Chasing the laser helps get Tintin, who had been getting a bit chubby, off the couch, Charpiot said.

Petcube also taps into the public’s love of cat videos, improving upon the Internet staple by adding an interactive element. By tapping the "play" feature on the app, users can access Petcubes of strangers all over the world who have made their accounts public. It would be easy to waste plenty of time at work making other people’s cats and dogs chase a laser pointer back and forth. But on a recent weekday, many of the pets in the public accounts were napping or otherwise uninterested. Other cameras showed a view of an empty room, with no pets in sight.

Some of these public accounts belong to animal shelters, such as Hopalong Animal Rescue in Oakland and KitTea cat cafe in San Francisco, which receive the cameras for free.

Juliet Boyd, executive director of Hopalong, said her cats love chasing the laser.

"It’s nice for the cats to break up their day, to have someone out there playing with them," she said.

The public account also helps garner interest in the shelter’s adult cats, which are the hardest to place.

The idea behind Petcube was sparked by Azhnyuk’s co-founder, Alex Neskin, who couldn’t get his Chihuahua, Rocky, to stop barking when he wasn’t home. Neskin turned to Google for a solution, but the most high-tech option he found was an anti-bark collar — and Neskin was bothered by the idea of shocking his dog. They created Petcube with the idea that Rocky would calm down and stop barking if he heard Neskin’s voice, and it worked.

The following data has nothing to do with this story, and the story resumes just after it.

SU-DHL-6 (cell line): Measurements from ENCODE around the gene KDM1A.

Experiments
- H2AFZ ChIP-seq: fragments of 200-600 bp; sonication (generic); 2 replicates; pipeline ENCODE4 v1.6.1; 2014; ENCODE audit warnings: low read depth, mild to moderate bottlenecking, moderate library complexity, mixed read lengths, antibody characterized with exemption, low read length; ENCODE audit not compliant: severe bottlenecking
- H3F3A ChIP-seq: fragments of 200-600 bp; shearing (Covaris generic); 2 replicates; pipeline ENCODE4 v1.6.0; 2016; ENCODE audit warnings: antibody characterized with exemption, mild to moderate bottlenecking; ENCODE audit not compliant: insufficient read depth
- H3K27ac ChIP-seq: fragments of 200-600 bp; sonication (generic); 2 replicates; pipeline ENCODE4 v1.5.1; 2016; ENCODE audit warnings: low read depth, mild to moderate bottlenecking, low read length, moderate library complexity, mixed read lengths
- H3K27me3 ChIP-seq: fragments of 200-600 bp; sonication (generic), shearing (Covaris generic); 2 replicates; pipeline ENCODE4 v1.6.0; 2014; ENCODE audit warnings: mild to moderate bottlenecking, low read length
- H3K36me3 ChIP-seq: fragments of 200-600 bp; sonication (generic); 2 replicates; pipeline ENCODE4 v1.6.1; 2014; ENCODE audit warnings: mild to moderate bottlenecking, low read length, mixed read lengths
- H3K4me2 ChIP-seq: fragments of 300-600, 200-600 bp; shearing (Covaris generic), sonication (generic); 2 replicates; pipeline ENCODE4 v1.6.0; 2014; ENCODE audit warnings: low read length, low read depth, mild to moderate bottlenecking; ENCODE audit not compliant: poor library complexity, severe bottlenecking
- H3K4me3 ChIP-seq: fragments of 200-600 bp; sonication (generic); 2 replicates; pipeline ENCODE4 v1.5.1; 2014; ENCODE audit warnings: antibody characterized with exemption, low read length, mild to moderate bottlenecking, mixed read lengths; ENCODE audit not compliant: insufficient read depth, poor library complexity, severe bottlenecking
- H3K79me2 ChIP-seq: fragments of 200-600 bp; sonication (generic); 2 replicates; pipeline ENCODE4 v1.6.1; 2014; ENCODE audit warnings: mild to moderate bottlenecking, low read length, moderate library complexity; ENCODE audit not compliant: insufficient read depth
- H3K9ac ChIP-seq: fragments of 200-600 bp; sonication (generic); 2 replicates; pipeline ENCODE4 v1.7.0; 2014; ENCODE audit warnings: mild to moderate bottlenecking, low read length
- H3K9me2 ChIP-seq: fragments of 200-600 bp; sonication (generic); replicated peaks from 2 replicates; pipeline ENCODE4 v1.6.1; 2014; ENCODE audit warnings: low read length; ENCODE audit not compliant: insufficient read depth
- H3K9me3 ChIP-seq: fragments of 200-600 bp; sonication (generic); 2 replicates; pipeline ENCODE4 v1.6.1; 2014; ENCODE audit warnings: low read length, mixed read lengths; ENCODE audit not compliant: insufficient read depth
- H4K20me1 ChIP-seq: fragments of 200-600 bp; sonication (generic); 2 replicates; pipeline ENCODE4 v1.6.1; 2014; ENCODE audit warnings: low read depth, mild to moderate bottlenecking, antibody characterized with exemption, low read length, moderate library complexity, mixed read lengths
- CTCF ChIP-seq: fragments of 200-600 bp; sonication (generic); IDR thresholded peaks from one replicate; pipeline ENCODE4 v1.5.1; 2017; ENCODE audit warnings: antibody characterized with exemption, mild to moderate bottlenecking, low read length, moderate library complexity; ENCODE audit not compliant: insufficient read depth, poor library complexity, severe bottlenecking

The founders originally launched Petcube in the Ukraine, and now have 25 employees there and 10 in San Francisco. Petcube raised $250,000 on online crowdfunding platform Kickstarter in 2013, was backed by Mountain View-based accelerator Y Combinator this year, and has raised $3.8 million in venture capital funds. In March the company hit 20,000 Petcubes sold.

"Products made for pets should be made with as much care as products made for people," Yaroslav said, "because pets are such important parts of our lives."

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Petcube

The product: A smart camera that lets you watch, talk to and play with your pet remotely

Features: Camera, microphone, speaker, laser, Wi-Fi enabled

Size: 4-inch cube

Cost: $199

Get the camera: Order online at petcube.com. It’s also available at amazon.com, and in stores including Best Buy and Brookstone.

Get the app: Find links to download the free Petcube app for iOS or Android at petcube.com/mobile-app.

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Petzi Treat Cam

The product: A smart camera that dispenses treats for your pet

Features: Camera, speaker, treat launcher, Wi-Fi enabled

Size: About 13 inches tall

Cost: $169.99

Get the camera: Order online at petzi.com. It’s also available at amazon.com, and in stores including Bed Bath & Beyond and Best Buy.

Get the app: Find links to download the free Petzi app for iOS or Android at social.petzi.com.

 

 


McClatchy-Tribune Information Services